Four tips to stick to your remodel budget - MoneySense

Four tips to stick to your remodel budget

The most expensive words in remodelling are: “While you’re at it…” That’s because the temptation to modify, change and upgrade your reno plans can significantly add time and cost to your project.


I’m writing this as a forewarning of a hard lesson learned — an example of what not to do (and what I knew not to do) when it comes to renovations and remodels.

Prior to Mark and I buying our most recent home, we’d already done two thorough walk-throughs of the place. Based on these visits we’d compiled a work list, constructed a budget and work timeline and then added a bit on top for contingencies. It was a sane start to our next remodeling project.

But then things went off the rails. As soon as we took possession I added days to the work schedule (and a few thousand to the budget) when I decided that the walk between the kitchen and living room had to go. It wasn’t a bad decision. It was just made at a bad time.

That’s because renovations and remodels can go easily way over budget when you make changes to the designs and plans. What may seem like a simple request — remove this wall  — can turn into a complicated job: demo wall, re-route electrical outlets and heating ductwork, patch hard wood floor, patch and paint new drywall.

There are some simple techniques for sticking with your reno budget. Here are four tips to keep you on-track and on-budget for your next project.

START WITH A REALISTIC COST: The primary cause of over-spending on a reno budget — particularly do-it-yourself projects — is starting with an unrealistic set of expectations. Avoid budget over-runs by being as specific as possible before the work starts. The more you know about your finishes, your plans and your expectations, the more you can use actual, rather than theoretical, costs. That means if you’re remodeling your bathroom: pick out the tile, vanity, sink, faucet, toilet, tub and paint. Also think about where you want lights, what type of fan you want (loader fans are often cheaper) and the placement of electrical outlets. The more detail you can offer, the more detailed a quote a contractor can give you for the work. Even if you’re doing the work yourself, you’ll know exactly how much your material will cost and, by creating a list, you’ll also be able to determine what components need to be completed and when.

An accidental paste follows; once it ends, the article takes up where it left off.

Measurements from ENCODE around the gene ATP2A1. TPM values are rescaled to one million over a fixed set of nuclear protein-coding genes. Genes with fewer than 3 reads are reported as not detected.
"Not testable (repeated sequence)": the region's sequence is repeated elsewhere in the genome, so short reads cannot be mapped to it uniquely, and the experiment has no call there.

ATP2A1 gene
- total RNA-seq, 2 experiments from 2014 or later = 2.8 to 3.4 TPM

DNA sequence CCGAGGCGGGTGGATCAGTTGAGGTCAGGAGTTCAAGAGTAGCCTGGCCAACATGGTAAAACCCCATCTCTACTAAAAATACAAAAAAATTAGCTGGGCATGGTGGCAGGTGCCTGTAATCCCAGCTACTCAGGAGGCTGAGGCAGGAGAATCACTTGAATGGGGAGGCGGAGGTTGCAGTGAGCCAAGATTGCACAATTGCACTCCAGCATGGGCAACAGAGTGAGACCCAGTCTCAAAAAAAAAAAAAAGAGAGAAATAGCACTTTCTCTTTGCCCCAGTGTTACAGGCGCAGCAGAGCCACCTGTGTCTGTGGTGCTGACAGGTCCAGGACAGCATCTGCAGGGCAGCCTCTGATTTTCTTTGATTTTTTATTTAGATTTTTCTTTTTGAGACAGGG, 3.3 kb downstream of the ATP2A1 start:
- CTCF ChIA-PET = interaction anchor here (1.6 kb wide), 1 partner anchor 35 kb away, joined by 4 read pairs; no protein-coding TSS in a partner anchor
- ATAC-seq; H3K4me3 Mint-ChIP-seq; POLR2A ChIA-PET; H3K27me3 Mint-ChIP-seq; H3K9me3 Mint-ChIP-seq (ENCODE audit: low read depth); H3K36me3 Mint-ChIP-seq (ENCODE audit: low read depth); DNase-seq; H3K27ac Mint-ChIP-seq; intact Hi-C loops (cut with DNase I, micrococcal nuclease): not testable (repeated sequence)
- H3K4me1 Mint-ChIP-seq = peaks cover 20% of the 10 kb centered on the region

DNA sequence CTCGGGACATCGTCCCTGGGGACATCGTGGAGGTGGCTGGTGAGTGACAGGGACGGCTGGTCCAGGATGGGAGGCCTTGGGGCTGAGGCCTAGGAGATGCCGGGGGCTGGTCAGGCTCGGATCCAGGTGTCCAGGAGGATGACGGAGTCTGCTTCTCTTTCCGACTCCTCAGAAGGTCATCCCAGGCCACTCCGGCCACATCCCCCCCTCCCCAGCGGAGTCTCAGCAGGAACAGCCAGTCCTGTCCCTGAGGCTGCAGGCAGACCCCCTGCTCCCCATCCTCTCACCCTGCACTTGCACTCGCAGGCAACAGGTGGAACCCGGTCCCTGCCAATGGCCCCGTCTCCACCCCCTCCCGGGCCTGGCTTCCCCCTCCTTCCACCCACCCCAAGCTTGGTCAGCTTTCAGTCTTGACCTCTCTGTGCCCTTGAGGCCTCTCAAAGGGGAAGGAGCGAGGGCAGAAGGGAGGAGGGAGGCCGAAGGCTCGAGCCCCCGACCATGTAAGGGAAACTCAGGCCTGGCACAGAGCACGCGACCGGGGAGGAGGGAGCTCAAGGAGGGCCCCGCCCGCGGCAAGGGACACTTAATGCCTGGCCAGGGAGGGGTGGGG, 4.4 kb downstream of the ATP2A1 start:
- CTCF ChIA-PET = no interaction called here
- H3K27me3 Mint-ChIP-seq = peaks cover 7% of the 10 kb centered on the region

ADD IN EXTRAS: The rule of thumb is to add 10% to any budget for contingencies. For extremely large projects, that can jump as high as 30% to 50% (but we’re talking about luxurious second floor additions). Still, there’s always unforeseen circumstances that can add to the cost. For example, my husband recently gutted and remodeled a co-operative in the Forest Hill neighbourhood in Toronto. The building has been built in the early 1950s and, as soon as he started the demo, he realized there was a problem. This three-storey walk-up had been built, and marketed, as a bomb proof place of residence — and the developers weren’t joking. The walls were solid concrete enmeshed with chicken wire and steel studs. Instead of a sledgehammer and some grunt work, my husband and his crew had to use saws and a lot of time and patience to remove the walls of the unit. The result: eight tons of concrete and metal. To put this in perspective: a standard basement reno (roughly the same size as this co-op unit) would yield about two tonnes of debris. For the co-op owner, the additional cost was minimal: a few extra days of labour, which was easily absorbed by her 10% contingency.

KEEP A RUNNING COST: The best way to keep costs under control is to know what the project is costing on a day-to-day basis. For DIYers keep a book of all receipts and tally them at the end of the day. For those using a contractor, make sure you review the contract weekly and ask the contractor for walk-throughs as the project proceeds.

STICK TO THE PLAN: Finally, and most importantly, stick with your reno plan. Every time you make changes, add work or second-guess work done, you’ll be adding additional time, labour and material costs to the project. If, however, you’re absolutely convinced that a change does need to occur ask that your contractor submit a “written change order” — this is an addendum to your contract that lists the extra work and the cost. At least this way you’ll know exactly how much extra you’ll need to pay to get the project completed the way you want.